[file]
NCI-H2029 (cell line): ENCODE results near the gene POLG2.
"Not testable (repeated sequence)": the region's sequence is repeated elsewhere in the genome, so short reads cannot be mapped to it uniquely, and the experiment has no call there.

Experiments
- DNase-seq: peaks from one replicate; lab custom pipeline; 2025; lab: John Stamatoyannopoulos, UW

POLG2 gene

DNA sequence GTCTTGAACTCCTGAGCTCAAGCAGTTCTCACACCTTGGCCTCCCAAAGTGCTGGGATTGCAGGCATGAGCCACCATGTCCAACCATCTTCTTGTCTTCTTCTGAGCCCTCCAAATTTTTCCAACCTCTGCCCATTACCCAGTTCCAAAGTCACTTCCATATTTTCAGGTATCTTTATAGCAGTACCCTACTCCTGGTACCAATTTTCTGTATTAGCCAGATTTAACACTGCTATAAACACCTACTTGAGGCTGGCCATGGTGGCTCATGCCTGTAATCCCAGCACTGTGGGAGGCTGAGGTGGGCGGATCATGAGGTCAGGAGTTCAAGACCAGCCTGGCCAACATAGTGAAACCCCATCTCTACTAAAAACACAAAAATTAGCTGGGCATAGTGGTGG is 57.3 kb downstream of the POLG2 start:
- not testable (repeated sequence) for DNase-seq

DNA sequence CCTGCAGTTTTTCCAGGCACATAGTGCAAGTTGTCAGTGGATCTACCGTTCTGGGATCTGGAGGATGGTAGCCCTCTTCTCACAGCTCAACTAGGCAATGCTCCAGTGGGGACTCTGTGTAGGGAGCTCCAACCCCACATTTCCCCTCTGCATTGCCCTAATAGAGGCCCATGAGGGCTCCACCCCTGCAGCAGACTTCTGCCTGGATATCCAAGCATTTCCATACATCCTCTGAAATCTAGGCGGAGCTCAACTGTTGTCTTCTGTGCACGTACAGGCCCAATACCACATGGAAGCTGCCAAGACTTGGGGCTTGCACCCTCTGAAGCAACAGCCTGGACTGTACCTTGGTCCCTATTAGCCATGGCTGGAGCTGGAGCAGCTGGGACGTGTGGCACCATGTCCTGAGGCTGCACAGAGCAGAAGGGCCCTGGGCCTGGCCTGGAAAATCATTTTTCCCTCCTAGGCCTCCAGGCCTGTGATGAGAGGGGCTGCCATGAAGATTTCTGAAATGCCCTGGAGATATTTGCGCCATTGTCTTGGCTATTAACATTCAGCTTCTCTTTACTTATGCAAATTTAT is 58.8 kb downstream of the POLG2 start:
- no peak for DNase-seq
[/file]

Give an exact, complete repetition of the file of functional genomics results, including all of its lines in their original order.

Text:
NCI-H2029 (cell line): ENCODE results near the gene POLG2.
"Not testable (repeated sequence)": the region's sequence is repeated elsewhere in the genome, so short reads cannot be mapped to it uniquely, and the experiment has no call there.

Experiments
- DNase-seq: peaks from one replicate; lab custom pipeline; 2025; lab: John Stamatoyannopoulos, UW

POLG2 gene

DNA sequence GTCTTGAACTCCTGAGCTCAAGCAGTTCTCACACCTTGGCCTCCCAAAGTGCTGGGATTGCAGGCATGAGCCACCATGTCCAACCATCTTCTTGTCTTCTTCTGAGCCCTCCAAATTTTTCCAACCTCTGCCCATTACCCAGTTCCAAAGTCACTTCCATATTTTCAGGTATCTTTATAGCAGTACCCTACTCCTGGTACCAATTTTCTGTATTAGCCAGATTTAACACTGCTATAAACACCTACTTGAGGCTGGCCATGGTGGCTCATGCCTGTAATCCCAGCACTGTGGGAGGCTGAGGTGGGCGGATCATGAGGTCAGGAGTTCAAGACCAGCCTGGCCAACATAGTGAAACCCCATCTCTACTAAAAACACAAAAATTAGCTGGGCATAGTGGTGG is 57.3 kb downstream of the POLG2 start:
- not testable (repeated sequence) for DNase-seq

DNA sequence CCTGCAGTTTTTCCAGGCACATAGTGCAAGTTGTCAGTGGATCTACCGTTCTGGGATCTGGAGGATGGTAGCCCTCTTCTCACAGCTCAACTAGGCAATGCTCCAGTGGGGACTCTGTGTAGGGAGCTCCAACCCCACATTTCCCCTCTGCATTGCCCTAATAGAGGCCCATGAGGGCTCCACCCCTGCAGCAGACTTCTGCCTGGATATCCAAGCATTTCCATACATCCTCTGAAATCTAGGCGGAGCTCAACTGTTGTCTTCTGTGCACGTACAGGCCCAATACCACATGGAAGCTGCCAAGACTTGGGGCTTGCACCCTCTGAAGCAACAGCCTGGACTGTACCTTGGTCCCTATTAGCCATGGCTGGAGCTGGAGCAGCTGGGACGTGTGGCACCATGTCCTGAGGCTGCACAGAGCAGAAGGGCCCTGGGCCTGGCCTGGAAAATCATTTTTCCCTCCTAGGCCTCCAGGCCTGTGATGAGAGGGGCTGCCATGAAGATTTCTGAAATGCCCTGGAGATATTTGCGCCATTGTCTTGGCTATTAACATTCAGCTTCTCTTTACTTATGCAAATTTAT is 58.8 kb downstream of the POLG2 start:
- no peak for DNase-seq